Harun Farocki Retrospective


Following the opening of the exhibitions “Mit anderen Mitteln / By Other Means“, curated by Antje Ehmann und Carles Guerra at “neuer berliner kunstverein” (n.b.k.and “El Usman Faroqhi Here and a Yonder – On Finding Poise in Disorientation” at Savvy Contemporary this Wednesday, the comprehensive retrospective of Harun Farocki’s work for cinema and television starts tonight at Kino Arsenal. “Year by Year” and “Side by Side”, the two series that continue until the end of November, were curated by the Harun Farocki Institut together with Kino Arsenal (Stefanie Schulte Strathaus).

More information about tonight’s program and the films and TV productions that are screened in September is on the Arsenal’s website (here).

The website www.harunfarockiretrospektive.org provides an overview of the Harun Farocki Retrospective* which also includes the temporary Academy “Farocki Now” at “Haus der Kulturen der Welt” (HKW) and silent green.

Also today, at 5 pm, the exhibition “Harun Farocki und die Musik“ opens at Galerie Barbara Weiss.

* The Harun Farocki Retrospective is a project of the Neuer Berliner Kunstverein (n.b.k.n cooperation with the Arsenal Institute for Film and Video Art, the Harun Farocki Institut, the Harun Farocki GbR, the silent green Kulturquartier, the publishers Buchhandlung Walther König, Savvy Contemporary, and the Haus der Kulturen der Welt within the framework of the Berlin Art Week and is sponsored by the Senate Department for Culture and Europe.

September 15th, 2017, Event / Projects
Interface

Avery F. Gordon, in an interview conducted by Katherine Hite and Daniela Jara in Memory Studies:  “Non-participation is one modality of what I call being in-difference. Being in-difference is a political consciousness and a sensuous knowledge, a standpoint and a mindset for living on better terms than we’re offered, for living as if you had the necessity and the freedom to do so, for living in the acknowledgement that, despite the overwhelming power of all the systems of domination which are trying to kill us, they never quite become us. They are, as Cedric J Robinson used to say, only one condition of our existence or being. Running away, living apart, squatting, communing, feral trading, bartering, self-managed currencies, human, debt, labour, knowledge strikes, boycott, divestment, non-policing, throwing your shoe at an occupying president: the ways of non-participation in the given order of things are many, varied and hard to summarize. And they are taken up for a variety of reasons, including the failure or irrelevance of states and the US–European post–World War II social movement model.”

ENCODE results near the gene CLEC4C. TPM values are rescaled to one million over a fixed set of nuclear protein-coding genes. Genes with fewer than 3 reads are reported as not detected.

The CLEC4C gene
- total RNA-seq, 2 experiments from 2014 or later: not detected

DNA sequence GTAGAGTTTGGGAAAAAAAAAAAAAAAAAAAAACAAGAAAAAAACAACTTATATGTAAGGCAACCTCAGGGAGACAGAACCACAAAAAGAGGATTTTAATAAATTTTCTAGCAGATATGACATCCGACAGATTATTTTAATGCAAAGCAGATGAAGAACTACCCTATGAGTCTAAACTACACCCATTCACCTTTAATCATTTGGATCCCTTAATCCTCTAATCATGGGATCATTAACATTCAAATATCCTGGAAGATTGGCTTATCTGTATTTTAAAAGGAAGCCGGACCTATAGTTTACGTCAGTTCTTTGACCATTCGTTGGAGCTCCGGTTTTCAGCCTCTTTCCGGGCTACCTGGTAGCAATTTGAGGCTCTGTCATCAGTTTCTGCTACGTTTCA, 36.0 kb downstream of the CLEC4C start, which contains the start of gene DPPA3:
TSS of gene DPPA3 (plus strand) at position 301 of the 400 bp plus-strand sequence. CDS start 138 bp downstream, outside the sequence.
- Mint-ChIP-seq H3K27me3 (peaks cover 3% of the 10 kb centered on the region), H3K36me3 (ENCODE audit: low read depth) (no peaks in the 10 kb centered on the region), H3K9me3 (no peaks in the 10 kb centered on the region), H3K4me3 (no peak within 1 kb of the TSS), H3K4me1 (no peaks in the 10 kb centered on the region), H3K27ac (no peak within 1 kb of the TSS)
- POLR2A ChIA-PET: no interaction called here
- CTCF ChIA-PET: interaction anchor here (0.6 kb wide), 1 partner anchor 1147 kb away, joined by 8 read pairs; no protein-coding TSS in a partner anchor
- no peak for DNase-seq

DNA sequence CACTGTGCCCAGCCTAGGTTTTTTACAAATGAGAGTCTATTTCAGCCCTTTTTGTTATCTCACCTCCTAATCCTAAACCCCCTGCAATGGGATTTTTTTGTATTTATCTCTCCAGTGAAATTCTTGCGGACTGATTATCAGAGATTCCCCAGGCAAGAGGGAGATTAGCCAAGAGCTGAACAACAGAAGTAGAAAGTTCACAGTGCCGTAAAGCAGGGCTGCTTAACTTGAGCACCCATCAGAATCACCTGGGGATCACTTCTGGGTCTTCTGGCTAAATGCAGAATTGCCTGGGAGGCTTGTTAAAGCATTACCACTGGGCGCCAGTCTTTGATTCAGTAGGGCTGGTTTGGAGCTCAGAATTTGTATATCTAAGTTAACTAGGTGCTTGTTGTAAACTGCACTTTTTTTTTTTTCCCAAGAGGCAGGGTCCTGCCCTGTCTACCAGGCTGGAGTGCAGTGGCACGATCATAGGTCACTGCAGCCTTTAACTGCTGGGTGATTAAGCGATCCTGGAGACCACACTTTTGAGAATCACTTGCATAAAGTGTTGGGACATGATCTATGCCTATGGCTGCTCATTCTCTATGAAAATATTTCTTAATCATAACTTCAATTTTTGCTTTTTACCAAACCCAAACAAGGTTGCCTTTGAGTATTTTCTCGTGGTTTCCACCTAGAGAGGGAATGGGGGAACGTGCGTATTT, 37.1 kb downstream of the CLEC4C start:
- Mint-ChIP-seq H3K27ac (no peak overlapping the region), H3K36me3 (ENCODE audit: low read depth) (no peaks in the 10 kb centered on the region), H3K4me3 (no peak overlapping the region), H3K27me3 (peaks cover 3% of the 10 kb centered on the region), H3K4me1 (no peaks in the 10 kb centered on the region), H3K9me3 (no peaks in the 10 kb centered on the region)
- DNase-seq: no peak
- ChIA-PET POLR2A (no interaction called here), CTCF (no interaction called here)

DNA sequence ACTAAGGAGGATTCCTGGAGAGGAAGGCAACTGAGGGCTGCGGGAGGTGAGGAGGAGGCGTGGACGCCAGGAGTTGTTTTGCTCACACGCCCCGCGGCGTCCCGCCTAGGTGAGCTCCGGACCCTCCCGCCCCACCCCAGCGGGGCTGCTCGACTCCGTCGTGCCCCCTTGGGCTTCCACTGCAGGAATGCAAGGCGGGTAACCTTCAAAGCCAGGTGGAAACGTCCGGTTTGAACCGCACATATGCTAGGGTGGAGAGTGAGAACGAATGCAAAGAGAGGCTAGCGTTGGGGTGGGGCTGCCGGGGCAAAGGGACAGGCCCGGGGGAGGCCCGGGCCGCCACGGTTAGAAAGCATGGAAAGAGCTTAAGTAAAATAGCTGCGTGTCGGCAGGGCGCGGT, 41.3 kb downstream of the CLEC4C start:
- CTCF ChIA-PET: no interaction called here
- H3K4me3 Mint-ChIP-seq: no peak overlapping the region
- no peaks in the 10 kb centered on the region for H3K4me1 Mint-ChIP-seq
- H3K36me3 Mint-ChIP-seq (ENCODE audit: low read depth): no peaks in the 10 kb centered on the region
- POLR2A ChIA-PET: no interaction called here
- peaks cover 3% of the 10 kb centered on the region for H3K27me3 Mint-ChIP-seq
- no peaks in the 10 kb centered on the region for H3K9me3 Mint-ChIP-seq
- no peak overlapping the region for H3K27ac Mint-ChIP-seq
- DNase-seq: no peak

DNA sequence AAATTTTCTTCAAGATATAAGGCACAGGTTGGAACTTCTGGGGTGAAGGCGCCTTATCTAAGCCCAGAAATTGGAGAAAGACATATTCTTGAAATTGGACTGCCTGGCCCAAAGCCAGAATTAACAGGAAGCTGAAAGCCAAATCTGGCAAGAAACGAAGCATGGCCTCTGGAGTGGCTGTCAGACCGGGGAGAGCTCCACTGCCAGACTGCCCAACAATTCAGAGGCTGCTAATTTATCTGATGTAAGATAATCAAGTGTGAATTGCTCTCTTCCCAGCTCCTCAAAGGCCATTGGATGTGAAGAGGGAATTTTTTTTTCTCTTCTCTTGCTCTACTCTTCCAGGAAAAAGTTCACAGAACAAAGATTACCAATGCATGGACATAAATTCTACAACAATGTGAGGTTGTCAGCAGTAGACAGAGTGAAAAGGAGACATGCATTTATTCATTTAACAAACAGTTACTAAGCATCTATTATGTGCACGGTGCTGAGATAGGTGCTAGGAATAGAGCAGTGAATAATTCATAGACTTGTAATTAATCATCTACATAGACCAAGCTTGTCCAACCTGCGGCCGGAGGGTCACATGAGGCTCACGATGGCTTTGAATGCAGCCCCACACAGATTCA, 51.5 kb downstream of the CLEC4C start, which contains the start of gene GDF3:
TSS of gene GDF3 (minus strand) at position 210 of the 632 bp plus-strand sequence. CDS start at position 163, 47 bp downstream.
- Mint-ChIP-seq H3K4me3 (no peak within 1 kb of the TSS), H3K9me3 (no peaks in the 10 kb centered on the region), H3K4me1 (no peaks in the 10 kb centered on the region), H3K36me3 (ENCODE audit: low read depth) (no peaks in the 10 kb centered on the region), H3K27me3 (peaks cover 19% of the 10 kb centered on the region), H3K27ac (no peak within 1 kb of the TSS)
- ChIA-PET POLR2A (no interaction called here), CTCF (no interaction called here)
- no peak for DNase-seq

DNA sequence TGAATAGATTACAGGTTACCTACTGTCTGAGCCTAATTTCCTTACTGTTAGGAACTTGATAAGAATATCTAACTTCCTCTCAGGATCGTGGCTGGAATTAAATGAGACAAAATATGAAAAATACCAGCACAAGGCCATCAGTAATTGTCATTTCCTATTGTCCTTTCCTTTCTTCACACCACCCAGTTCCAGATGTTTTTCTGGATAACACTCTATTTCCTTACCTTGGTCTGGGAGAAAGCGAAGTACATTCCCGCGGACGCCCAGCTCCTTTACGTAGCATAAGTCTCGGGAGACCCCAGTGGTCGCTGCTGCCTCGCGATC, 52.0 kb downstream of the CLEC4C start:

July 7th, 2020, Tom

Denise Ferreira da Silva via Canadian Art: “Visuality or rather visualizability—being available via social media and accessible through electronic gadgets—seems to have become the main (if not the sole) criterion for reality, which becomes crucial for the ethical-political demands for the protection of black lives, for state accountability and for justice. If that is so, the only way is through these conditions of representation. I mean, the creative move first takes the visualizable as it is, that is, as a twice removed re/composition (at the same time a live streaming, news reporting and documenting) of the scene of violence which only tells us that it happens. It exposes the excess that is the state’s use of total violence, of law enforcement as technique of racial subjugation, while simultaneously removing the black person (the father, the sister, the friend) out of the scene of violence and its visualization. It does so by restoring the dimensions of their existence that the camera cannot capture. That is, the creative move must protect (as an ethical gesture) the black person (keeping her obscurity) in the excess that is the very visualization of the scene of total violence.”

June 28th, 2020, Tom

Ajay Singh Chaudhary on the politics of climate change, via The Baffler: “One of the most common misconceptions concerning climate change is that it produces, or even requires, a united humanity. In that tale, the crisis in the abstract is a ‘common enemy,’ and a perfectly universal subject is finally possible in coming to ‘experience’ ourselves ‘as a geological agent,’ through which a universal ‘we’ is constituted in a ‘shared sense of catastrophe.’ The story I am telling you is different. In this story, there is no universal ‘we.’ Climate change is not the apocalypse, and it does not fall on all equally, or even, in at least a few senses, on everyone at all.”

June 23rd, 2020, Tom
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